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Anthidium emarginatum (Say, 1824)
Megachile emarginata Say, 1824; Anthidium montivagum Cresson, 1878; Anthidium astragali Swenk, 1914; Anthidium rhodophorum Cockerell, 1925

Life   Insecta   Hymenoptera   Apoidea   Megachilidae   Anthidium
Subgenus: Anthidium

Anthidium emarginatum FEM mm
© Copyright Laurence Packer 2014 · 7
Anthidium emarginatum FEM mm

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Anthidium emarginatum, female, midtibia6, mtg
© Kimberly Huntzinger, 2007 · 1
Anthidium emarginatum, female, midtibia6, mtg
Anthidium emarginatum, male, T7, VG
© Kimberly Huntzinger, 2007 · 1
Anthidium emarginatum, male, T7, VG

Anthidium emarginatum, male, S6, VG
© Kimberly Huntzinger, 2007 · 1
Anthidium emarginatum, male, S6, VG
Anthidium emarginatum, male, S7, VG
© Kimberly Huntzinger, 2007 · 1
Anthidium emarginatum, male, S7, VG

Anthidium emarginatum, male, S8, VG
© Kimberly Huntzinger, 2007 · 1
Anthidium emarginatum, male, S8, VG
Anthidium emarginatum, female, T6, VG
© Kimberly Huntzinger, 2007 · 1
Anthidium emarginatum, female, T6, VG
Identification
Extracted from: Grigarick A.A., & Stange L.A., (1968). The Pollen Collecting Bees of the Anthidiini of California (Hymenoptera: Megachilidae) Bulletin of the California Insect Survey Volume 9.

A. emarginatum is one of the most difficult species to distinguish in California since it presents a considerable amount of variation. The setal brush of the males varies in color from nearly all black to reddish-black. However, the presence of a well-developed lateral and median lobe on sternum VI (fig. 35) together with the lateral lobe of tergum VII (fig. 34 mean width subequal to distance from center spine) will serve to separate the males from all other species except dammersi and mormonum. The median lobe of sternum VI is much narrower than in mormonum and not parallel-sided as in dammersi. In addition, the setal brush of emarginatum is always darker than in mormonum.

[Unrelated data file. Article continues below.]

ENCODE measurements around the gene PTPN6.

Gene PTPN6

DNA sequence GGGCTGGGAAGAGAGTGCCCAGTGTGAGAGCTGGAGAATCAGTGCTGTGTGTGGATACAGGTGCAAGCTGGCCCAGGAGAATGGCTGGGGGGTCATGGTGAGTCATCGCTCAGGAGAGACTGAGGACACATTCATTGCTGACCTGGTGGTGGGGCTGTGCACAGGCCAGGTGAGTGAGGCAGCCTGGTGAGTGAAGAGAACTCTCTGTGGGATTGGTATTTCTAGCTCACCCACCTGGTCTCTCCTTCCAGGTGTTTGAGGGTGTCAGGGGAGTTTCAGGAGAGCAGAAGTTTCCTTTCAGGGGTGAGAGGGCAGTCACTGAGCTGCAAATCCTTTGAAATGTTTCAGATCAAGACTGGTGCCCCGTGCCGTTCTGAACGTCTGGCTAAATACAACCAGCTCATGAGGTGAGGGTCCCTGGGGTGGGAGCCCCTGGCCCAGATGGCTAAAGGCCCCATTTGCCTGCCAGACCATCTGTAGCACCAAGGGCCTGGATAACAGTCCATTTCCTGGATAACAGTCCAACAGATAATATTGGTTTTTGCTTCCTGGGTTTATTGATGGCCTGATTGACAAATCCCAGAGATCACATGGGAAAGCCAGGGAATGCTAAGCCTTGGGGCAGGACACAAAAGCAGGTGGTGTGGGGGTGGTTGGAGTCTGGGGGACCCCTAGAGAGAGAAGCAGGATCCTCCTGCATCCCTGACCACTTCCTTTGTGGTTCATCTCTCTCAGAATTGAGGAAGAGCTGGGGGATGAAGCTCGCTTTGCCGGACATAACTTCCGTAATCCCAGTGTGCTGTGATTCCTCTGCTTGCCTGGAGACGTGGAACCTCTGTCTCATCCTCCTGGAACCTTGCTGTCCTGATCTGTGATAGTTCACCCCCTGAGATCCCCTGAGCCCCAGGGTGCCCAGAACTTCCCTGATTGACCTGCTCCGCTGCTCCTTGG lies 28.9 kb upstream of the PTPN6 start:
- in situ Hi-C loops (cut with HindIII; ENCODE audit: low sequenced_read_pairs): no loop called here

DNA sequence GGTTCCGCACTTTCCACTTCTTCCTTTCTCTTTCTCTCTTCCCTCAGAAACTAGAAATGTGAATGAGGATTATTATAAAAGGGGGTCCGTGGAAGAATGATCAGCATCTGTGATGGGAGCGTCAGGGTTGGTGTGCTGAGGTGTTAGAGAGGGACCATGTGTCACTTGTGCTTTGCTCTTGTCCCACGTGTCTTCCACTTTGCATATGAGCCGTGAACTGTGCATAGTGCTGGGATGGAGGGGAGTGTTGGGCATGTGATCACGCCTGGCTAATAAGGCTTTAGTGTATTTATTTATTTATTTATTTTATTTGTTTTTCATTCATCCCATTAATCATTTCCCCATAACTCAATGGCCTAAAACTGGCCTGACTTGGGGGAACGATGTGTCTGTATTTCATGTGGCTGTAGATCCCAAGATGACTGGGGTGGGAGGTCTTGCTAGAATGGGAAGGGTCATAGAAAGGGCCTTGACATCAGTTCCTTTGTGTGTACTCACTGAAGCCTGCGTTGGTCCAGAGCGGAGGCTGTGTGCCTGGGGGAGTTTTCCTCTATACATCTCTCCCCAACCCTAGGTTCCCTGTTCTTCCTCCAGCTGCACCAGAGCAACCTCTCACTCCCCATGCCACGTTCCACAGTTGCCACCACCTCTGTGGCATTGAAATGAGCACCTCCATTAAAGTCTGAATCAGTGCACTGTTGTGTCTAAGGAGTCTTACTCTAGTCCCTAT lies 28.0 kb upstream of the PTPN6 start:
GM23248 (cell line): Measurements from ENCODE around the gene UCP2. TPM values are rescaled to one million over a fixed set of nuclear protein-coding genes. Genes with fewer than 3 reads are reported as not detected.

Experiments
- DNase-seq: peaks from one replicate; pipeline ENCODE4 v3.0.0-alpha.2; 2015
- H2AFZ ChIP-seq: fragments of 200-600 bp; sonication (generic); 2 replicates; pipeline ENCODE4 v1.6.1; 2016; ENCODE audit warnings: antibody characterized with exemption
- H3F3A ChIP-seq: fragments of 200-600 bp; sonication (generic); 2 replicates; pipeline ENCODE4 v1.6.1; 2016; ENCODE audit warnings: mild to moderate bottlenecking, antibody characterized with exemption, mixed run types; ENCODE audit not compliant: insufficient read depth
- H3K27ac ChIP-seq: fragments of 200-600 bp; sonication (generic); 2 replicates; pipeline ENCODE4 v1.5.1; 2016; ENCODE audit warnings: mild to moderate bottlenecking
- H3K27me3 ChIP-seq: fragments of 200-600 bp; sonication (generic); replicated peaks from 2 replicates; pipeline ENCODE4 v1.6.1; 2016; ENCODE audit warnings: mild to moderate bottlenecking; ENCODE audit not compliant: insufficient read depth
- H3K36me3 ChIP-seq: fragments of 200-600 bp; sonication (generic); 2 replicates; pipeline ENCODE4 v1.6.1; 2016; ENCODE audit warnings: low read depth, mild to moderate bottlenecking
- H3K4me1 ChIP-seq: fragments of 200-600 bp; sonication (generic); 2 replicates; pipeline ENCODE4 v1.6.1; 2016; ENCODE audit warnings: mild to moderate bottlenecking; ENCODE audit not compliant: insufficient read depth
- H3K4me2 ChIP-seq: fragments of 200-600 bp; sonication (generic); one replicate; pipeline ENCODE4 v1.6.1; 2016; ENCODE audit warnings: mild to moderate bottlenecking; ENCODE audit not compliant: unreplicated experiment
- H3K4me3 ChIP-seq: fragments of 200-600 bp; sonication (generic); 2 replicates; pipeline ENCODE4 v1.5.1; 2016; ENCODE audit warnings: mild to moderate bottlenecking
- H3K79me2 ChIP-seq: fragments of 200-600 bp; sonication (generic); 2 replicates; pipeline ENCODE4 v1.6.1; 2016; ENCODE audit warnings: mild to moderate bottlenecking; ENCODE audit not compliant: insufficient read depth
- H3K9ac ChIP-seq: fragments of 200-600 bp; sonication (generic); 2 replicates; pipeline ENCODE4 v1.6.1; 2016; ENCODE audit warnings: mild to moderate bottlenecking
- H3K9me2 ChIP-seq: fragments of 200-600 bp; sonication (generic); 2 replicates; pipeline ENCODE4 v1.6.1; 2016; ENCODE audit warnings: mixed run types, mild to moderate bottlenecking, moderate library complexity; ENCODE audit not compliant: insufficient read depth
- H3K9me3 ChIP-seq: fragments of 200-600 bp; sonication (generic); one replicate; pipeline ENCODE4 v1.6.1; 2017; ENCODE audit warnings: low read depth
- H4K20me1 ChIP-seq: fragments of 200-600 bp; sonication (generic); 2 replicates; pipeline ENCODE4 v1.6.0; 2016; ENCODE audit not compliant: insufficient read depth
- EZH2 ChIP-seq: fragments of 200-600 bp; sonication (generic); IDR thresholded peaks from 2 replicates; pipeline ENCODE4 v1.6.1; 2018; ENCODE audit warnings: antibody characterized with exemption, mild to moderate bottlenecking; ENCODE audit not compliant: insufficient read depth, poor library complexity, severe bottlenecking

The females of emarginafum, tenuiflorae, and dam_ mersi also pose problems in recognition. The convex c1ypeus of emarginatum (fig. 95) separates it from the rather flat c1ypeus of tenuiflorae (fig. 96), and the convex tergum VI of emarginatum differs from the relatively straight one of dammersi. The key utilizes color, and emarginatum is conspicuously vari- able in this regard. To overcome the difficulty, emarginatum is keyed out twice. This is necessary since emarginatum in southern California has much larger pale maculations including a nearly all yellow c1ypeus as opposed to the dark c1ypeus in northern California. In addition, the southern California popu- lations are bright yellow in contrast to the paler northern California popUlations. The color p:uterns of the two extremes are conspicuously different when compared; however, since sufficient intcrgradntion in intermediate localities (lnyo Co.) exists, division into subspecies does not appear to be wnrr.1ntcd. This increase of maculation in southern California is found in several other species, such as in tctlUl- florae and atripes, although not as extreme.

A. emarginatum is a fairly common species as indicated by widespread records of 148 males and 156 females. The species prefers montane environments and is found in nearly all the major mountain ranges of California except the north-central part of the Coast Range.


Names
Scientific source:

Supported by

Hosts · map
FamilyScientific name @ source (records)
Asteraceae  Chaenactis douglasii @ RMBL_ENT (2)

Erigeron f @ UCRC_ENT (1)
Boraginaceae  Cryptantha intermedia @ UCRC_ENT (1)

Eriodictyon crassifolium @ UCRC_ENT (2)

Phacelia californica @ UCRC_ENT (2)

Phacelia heterophylla @ UCRC_ENT (58)

Phacelia ramosissima @ UCRC_ENT (24)

Phacelia @ UCRC_ENT (5)
Fabaceae  Lotus wrightii @ UCRC_ENT (2)

Psoralea tenuiflora @ BBSL__BBSLID (1)
Polemoniaceae  Gilia calcarea @ BBSL__BBSLID (1)

Gilia @ UCRC_ENT (1)
Polygonaceae  Eriogonum umbellatum @ UCRC_ENT (3)

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Updated: 2019-10-16 21:49:19 gmt
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